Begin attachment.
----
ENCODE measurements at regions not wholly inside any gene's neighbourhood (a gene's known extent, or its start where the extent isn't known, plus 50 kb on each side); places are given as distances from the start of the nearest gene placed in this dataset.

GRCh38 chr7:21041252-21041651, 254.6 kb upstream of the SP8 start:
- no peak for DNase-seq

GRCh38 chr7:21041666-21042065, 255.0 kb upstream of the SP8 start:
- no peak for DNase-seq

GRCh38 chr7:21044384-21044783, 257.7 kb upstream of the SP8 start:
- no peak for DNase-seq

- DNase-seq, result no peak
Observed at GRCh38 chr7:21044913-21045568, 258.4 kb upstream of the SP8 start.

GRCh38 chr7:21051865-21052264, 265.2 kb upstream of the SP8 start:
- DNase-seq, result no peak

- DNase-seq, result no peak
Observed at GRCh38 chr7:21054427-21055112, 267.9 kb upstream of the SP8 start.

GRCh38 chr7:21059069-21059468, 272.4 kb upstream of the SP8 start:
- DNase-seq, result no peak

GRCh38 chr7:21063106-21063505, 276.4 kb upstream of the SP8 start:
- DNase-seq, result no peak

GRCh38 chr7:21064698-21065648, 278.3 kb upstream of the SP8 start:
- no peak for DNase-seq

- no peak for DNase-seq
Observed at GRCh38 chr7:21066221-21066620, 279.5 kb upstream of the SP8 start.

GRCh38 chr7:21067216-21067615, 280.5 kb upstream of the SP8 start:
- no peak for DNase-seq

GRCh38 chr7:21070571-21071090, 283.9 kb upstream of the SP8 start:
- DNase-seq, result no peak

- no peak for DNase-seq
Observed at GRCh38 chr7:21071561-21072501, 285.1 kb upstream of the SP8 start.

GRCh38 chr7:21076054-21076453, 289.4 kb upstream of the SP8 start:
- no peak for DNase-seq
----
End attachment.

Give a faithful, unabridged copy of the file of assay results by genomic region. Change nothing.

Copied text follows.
ENCODE measurements at regions not wholly inside any gene's neighbourhood (a gene's known extent, or its start where the extent isn't known, plus 50 kb on each side); places are given as distances from the start of the nearest gene placed in this dataset.

GRCh38 chr7:21041252-21041651, 254.6 kb upstream of the SP8 start:
- no peak for DNase-seq

GRCh38 chr7:21041666-21042065, 255.0 kb upstream of the SP8 start:
- no peak for DNase-seq

GRCh38 chr7:21044384-21044783, 257.7 kb upstream of the SP8 start:
- no peak for DNase-seq

- DNase-seq, result no peak
Observed at GRCh38 chr7:21044913-21045568, 258.4 kb upstream of the SP8 start.

GRCh38 chr7:21051865-21052264, 265.2 kb upstream of the SP8 start:
- DNase-seq, result no peak

- DNase-seq, result no peak
Observed at GRCh38 chr7:21054427-21055112, 267.9 kb upstream of the SP8 start.

GRCh38 chr7:21059069-21059468, 272.4 kb upstream of the SP8 start:
- DNase-seq, result no peak

GRCh38 chr7:21063106-21063505, 276.4 kb upstream of the SP8 start:
- DNase-seq, result no peak

GRCh38 chr7:21064698-21065648, 278.3 kb upstream of the SP8 start:
- no peak for DNase-seq

- no peak for DNase-seq
Observed at GRCh38 chr7:21066221-21066620, 279.5 kb upstream of the SP8 start.

GRCh38 chr7:21067216-21067615, 280.5 kb upstream of the SP8 start:
- no peak for DNase-seq

GRCh38 chr7:21070571-21071090, 283.9 kb upstream of the SP8 start:
- DNase-seq, result no peak

- no peak for DNase-seq
Observed at GRCh38 chr7:21071561-21072501, 285.1 kb upstream of the SP8 start.

GRCh38 chr7:21076054-21076453, 289.4 kb upstream of the SP8 start:
- no peak for DNase-seq